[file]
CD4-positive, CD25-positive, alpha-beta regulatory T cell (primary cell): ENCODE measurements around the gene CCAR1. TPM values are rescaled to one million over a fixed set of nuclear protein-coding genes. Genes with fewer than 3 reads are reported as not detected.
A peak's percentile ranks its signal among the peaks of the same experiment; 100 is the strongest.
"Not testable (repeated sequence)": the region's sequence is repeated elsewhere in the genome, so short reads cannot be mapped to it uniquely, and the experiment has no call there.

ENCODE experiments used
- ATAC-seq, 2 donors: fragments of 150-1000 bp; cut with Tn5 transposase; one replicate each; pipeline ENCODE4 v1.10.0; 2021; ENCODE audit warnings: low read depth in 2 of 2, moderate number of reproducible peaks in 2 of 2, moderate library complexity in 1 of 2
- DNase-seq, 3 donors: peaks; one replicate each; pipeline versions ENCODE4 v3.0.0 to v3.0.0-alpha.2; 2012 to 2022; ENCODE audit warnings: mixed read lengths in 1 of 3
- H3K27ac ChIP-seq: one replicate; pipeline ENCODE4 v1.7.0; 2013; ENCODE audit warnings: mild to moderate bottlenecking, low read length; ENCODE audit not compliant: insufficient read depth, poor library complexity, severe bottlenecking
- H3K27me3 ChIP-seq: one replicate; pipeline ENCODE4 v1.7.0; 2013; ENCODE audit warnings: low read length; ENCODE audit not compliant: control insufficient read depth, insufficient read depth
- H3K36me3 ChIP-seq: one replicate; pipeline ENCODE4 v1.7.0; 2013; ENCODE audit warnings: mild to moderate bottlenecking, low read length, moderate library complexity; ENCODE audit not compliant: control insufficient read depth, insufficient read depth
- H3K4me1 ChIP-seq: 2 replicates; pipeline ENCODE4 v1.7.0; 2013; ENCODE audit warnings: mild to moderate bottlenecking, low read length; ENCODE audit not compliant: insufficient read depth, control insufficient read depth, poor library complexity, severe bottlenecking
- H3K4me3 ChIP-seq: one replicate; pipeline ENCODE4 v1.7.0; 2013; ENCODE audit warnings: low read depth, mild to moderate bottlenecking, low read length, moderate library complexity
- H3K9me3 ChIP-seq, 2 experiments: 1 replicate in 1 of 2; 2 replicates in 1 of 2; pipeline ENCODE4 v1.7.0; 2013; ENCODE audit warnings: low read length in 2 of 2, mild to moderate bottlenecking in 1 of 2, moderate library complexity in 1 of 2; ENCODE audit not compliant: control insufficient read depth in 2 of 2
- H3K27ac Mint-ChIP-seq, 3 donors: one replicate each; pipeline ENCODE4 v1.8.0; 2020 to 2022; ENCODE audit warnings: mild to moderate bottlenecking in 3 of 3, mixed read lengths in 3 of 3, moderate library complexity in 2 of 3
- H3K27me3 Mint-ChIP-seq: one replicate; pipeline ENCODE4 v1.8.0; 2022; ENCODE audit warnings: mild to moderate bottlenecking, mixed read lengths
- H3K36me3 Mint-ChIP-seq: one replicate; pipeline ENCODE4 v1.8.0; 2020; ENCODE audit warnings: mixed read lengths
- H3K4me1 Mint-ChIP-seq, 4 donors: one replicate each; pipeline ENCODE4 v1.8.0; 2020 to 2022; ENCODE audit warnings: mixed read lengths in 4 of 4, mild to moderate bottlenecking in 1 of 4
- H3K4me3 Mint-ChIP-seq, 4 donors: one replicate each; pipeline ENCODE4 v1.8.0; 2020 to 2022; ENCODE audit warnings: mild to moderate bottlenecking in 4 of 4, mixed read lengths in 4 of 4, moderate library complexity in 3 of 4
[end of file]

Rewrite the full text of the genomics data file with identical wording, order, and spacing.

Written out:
CD4-positive, CD25-positive, alpha-beta regulatory T cell (primary cell): ENCODE measurements around the gene CCAR1. TPM values are rescaled to one million over a fixed set of nuclear protein-coding genes. Genes with fewer than 3 reads are reported as not detected.
A peak's percentile ranks its signal among the peaks of the same experiment; 100 is the strongest.
"Not testable (repeated sequence)": the region's sequence is repeated elsewhere in the genome, so short reads cannot be mapped to it uniquely, and the experiment has no call there.

ENCODE experiments used
- ATAC-seq, 2 donors: fragments of 150-1000 bp; cut with Tn5 transposase; one replicate each; pipeline ENCODE4 v1.10.0; 2021; ENCODE audit warnings: low read depth in 2 of 2, moderate number of reproducible peaks in 2 of 2, moderate library complexity in 1 of 2
- DNase-seq, 3 donors: peaks; one replicate each; pipeline versions ENCODE4 v3.0.0 to v3.0.0-alpha.2; 2012 to 2022; ENCODE audit warnings: mixed read lengths in 1 of 3
- H3K27ac ChIP-seq: one replicate; pipeline ENCODE4 v1.7.0; 2013; ENCODE audit warnings: mild to moderate bottlenecking, low read length; ENCODE audit not compliant: insufficient read depth, poor library complexity, severe bottlenecking
- H3K27me3 ChIP-seq: one replicate; pipeline ENCODE4 v1.7.0; 2013; ENCODE audit warnings: low read length; ENCODE audit not compliant: control insufficient read depth, insufficient read depth
- H3K36me3 ChIP-seq: one replicate; pipeline ENCODE4 v1.7.0; 2013; ENCODE audit warnings: mild to moderate bottlenecking, low read length, moderate library complexity; ENCODE audit not compliant: control insufficient read depth, insufficient read depth
- H3K4me1 ChIP-seq: 2 replicates; pipeline ENCODE4 v1.7.0; 2013; ENCODE audit warnings: mild to moderate bottlenecking, low read length; ENCODE audit not compliant: insufficient read depth, control insufficient read depth, poor library complexity, severe bottlenecking
- H3K4me3 ChIP-seq: one replicate; pipeline ENCODE4 v1.7.0; 2013; ENCODE audit warnings: low read depth, mild to moderate bottlenecking, low read length, moderate library complexity
- H3K9me3 ChIP-seq, 2 experiments: 1 replicate in 1 of 2; 2 replicates in 1 of 2; pipeline ENCODE4 v1.7.0; 2013; ENCODE audit warnings: low read length in 2 of 2, mild to moderate bottlenecking in 1 of 2, moderate library complexity in 1 of 2; ENCODE audit not compliant: control insufficient read depth in 2 of 2
- H3K27ac Mint-ChIP-seq, 3 donors: one replicate each; pipeline ENCODE4 v1.8.0; 2020 to 2022; ENCODE audit warnings: mild to moderate bottlenecking in 3 of 3, mixed read lengths in 3 of 3, moderate library complexity in 2 of 3
- H3K27me3 Mint-ChIP-seq: one replicate; pipeline ENCODE4 v1.8.0; 2022; ENCODE audit warnings: mild to moderate bottlenecking, mixed read lengths
- H3K36me3 Mint-ChIP-seq: one replicate; pipeline ENCODE4 v1.8.0; 2020; ENCODE audit warnings: mixed read lengths
- H3K4me1 Mint-ChIP-seq, 4 donors: one replicate each; pipeline ENCODE4 v1.8.0; 2020 to 2022; ENCODE audit warnings: mixed read lengths in 4 of 4, mild to moderate bottlenecking in 1 of 4
- H3K4me3 Mint-ChIP-seq, 4 donors: one replicate each; pipeline ENCODE4 v1.8.0; 2020 to 2022; ENCODE audit warnings: mild to moderate bottlenecking in 4 of 4, mixed read lengths in 4 of 4, moderate library complexity in 3 of 4